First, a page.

CRANSTON, R.I.—Mearthane Products Corp., a manufacturer of customized polyurethane components, completed the acquisition of Elmco Tool Inc., bringing in capabilities to improve the company's competitiveness and speed, said Pete Kaczmarek, president and CEO of MPC.
MPC is keeping on all of Elmco's fewer than 10 employees, and Elmco's Bristol, R.I., facility will remain operational, Kaczmarek said. Transaction details were not disclosed.
Elmco is a supplier of precision computer numerical control and machining services, especially for defense applications, which is one of the reasons the company was attractive to MPC, Kaczmarek said.
"They have their own very stable revenue stream, most of it in defense-related applications. That's an area we felt and still feel is going to see some decent growth over the next few years, particularly in the naval space," he said. "We felt that on its own, even without the synergies we would see, Elmco had a good future from that perspective."
Elmco is also adept at quickly turning around prototypes and small part production orders of high-precision machined parts to mill specs, which was another reason it was attractive to MPC, Kaczmarek said.
"That was something that had good value to it and that customers value it highly," he said. "We felt their ability to very quickly turn things around and work in both metals and plastics machining, which is not always straightforward, was a good fit."
Cranston-based MPC and Elmco began talking seriously about the acquisition in April, and completed the deal at the end of September. Elmco was established in 1977 by the father and son team of Gordon and Steve Elmslie. Lori Elmslie, Steve's wife, inherited the business after his death. Although she was very active in the business, she was looking for a good home for it, Kaczmarek said. Lori has elected to retire.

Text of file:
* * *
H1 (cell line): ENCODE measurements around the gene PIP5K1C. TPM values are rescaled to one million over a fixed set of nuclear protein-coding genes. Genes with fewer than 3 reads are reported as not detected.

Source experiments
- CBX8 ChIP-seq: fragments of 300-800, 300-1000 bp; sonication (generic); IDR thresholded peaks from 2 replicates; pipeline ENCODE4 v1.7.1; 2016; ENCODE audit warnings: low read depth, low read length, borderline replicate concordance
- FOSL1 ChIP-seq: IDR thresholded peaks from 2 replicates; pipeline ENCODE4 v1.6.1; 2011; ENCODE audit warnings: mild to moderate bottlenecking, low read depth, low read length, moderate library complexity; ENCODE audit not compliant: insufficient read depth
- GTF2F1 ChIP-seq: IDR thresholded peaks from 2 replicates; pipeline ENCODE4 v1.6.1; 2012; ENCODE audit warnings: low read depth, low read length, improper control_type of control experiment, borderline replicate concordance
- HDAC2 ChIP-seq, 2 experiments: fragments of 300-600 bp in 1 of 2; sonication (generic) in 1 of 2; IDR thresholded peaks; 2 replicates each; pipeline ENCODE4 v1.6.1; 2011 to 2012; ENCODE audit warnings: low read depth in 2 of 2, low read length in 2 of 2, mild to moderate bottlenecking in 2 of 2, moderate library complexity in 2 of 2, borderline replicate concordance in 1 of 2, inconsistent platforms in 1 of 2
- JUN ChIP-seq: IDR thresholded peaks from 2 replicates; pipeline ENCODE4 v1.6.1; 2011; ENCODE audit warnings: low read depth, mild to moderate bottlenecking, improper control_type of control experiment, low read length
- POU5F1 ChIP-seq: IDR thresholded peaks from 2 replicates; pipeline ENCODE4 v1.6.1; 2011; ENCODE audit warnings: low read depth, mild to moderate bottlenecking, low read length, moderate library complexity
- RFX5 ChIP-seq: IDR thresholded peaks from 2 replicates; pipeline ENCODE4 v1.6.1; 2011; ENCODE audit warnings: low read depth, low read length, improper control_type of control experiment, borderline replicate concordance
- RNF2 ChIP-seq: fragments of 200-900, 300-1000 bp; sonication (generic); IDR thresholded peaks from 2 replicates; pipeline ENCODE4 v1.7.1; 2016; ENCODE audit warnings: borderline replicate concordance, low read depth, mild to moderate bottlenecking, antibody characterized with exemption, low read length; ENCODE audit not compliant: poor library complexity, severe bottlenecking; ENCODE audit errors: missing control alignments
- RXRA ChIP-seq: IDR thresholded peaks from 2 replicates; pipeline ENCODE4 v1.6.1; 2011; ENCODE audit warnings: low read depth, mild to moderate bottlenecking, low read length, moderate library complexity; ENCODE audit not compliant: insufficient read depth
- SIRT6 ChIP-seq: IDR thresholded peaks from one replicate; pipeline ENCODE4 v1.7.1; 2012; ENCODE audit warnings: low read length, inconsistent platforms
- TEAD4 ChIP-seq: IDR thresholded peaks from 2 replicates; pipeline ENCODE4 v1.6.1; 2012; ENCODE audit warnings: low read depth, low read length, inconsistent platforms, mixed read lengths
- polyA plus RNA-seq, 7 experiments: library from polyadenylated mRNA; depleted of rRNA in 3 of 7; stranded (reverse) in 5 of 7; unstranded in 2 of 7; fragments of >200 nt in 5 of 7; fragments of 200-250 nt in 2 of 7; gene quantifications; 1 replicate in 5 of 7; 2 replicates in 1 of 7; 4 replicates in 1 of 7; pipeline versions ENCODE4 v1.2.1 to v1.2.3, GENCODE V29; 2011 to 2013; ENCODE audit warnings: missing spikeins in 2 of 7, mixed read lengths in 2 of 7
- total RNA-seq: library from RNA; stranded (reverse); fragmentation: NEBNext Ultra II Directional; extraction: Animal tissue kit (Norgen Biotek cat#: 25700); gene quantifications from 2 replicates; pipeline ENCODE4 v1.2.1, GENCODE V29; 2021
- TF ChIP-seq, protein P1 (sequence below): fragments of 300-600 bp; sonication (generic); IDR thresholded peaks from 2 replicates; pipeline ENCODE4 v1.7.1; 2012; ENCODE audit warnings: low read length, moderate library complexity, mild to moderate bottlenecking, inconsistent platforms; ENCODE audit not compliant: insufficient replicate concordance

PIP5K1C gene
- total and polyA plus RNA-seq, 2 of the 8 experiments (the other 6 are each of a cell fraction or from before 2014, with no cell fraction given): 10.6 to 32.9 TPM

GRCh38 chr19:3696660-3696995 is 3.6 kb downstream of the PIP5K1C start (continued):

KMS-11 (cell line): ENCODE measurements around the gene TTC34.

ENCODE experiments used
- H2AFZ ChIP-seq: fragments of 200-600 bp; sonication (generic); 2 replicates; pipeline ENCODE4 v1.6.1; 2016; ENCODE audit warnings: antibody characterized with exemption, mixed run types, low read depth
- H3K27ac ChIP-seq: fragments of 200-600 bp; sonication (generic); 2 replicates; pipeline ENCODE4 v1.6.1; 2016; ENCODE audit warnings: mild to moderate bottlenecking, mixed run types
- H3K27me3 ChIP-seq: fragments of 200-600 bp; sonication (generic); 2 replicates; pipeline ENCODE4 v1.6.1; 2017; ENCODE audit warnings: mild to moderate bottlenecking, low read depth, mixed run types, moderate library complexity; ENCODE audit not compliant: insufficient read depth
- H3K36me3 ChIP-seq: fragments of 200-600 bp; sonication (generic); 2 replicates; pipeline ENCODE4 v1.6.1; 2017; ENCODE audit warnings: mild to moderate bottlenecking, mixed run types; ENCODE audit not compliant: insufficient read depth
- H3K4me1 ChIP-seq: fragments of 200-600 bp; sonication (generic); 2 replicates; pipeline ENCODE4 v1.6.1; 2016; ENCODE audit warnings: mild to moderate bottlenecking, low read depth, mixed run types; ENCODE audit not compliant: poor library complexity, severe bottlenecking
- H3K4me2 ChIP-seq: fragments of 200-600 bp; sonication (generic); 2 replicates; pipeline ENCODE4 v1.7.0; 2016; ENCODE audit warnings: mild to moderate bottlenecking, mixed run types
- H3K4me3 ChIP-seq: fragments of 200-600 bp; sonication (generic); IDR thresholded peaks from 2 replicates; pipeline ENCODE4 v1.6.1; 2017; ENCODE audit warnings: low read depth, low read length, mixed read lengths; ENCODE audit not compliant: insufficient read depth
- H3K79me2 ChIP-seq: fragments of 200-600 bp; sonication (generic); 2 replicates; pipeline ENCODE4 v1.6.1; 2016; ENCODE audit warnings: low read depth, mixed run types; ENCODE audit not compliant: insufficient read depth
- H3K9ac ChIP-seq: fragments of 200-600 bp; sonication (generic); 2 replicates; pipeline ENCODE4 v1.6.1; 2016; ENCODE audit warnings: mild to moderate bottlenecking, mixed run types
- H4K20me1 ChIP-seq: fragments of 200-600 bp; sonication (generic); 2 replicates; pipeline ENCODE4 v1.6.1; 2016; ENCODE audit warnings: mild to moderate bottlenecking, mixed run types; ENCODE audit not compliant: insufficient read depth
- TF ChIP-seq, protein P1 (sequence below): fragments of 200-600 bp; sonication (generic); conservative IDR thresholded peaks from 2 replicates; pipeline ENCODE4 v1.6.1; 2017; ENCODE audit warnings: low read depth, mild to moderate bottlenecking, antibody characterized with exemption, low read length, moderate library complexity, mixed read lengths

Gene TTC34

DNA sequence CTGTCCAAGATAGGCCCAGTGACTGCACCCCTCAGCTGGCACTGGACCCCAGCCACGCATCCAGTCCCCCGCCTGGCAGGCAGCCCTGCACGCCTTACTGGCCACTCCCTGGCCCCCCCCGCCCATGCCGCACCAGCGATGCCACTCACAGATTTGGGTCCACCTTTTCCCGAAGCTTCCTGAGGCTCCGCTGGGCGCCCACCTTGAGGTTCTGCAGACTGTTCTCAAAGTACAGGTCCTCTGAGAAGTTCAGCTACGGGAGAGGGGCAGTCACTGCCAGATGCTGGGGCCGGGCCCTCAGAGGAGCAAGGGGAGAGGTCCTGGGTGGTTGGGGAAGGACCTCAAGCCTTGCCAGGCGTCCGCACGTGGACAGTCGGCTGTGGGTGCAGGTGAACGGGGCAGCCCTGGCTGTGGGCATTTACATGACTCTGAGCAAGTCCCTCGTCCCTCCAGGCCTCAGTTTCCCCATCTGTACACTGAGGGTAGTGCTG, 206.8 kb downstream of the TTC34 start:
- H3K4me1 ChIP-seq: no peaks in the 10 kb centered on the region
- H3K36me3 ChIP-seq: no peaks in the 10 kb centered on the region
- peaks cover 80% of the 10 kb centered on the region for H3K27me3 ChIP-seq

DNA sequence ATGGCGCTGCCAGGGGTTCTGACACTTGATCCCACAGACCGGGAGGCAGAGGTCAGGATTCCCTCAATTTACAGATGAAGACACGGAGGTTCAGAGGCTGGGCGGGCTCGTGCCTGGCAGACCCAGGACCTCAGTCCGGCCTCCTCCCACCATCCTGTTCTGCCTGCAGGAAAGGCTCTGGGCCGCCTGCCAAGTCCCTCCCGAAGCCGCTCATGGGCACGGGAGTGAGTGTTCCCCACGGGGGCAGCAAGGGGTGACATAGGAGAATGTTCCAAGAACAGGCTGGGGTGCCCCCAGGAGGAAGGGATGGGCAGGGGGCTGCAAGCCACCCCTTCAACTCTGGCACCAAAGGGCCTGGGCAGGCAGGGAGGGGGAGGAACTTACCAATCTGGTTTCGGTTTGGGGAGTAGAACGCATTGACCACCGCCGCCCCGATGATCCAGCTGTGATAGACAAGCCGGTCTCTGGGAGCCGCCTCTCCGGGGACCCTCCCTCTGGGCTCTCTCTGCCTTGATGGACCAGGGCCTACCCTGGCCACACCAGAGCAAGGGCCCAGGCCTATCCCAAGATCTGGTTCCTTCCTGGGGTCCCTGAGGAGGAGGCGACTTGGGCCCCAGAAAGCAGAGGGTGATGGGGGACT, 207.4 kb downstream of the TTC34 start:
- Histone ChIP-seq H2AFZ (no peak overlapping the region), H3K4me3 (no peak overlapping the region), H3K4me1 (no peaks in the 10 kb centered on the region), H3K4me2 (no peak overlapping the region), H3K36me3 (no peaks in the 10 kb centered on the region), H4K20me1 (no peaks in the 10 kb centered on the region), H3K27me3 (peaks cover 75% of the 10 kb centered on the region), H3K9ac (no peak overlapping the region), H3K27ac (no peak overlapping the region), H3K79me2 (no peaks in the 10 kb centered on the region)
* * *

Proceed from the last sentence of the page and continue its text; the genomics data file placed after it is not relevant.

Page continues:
MPC has moved forward on integration quickly, and will be keeping the Elmco name, partially because it already has a good reputation within the defense market niche, Kaczmarek said. Also, preserving the name makes it easier for customers to avoid having to change paperwork and approved vendor lists.
MPC has plans to grow Elmco organically through the market, by meeting with the customer base and finding what other products or services can be provided, such as painting or high-precision welding, he said.
"We're also thinking that it could be a good platform for additional add-on acquisitions," Kaczmarek said. "We feel like in the New England area, particularly southern New England, there are a lot of small to medium-sized machine businesses like this that could create the ability to have an add-on strategy."
Growth through acquisition likely will continue for MPC in the near term, with at least one more acquisition currently in the works, Kaczmarek said.
"It's a little too early to say it's a certainty. But we've certainly been active, and we think there's a lot of opportunity in this area," he said.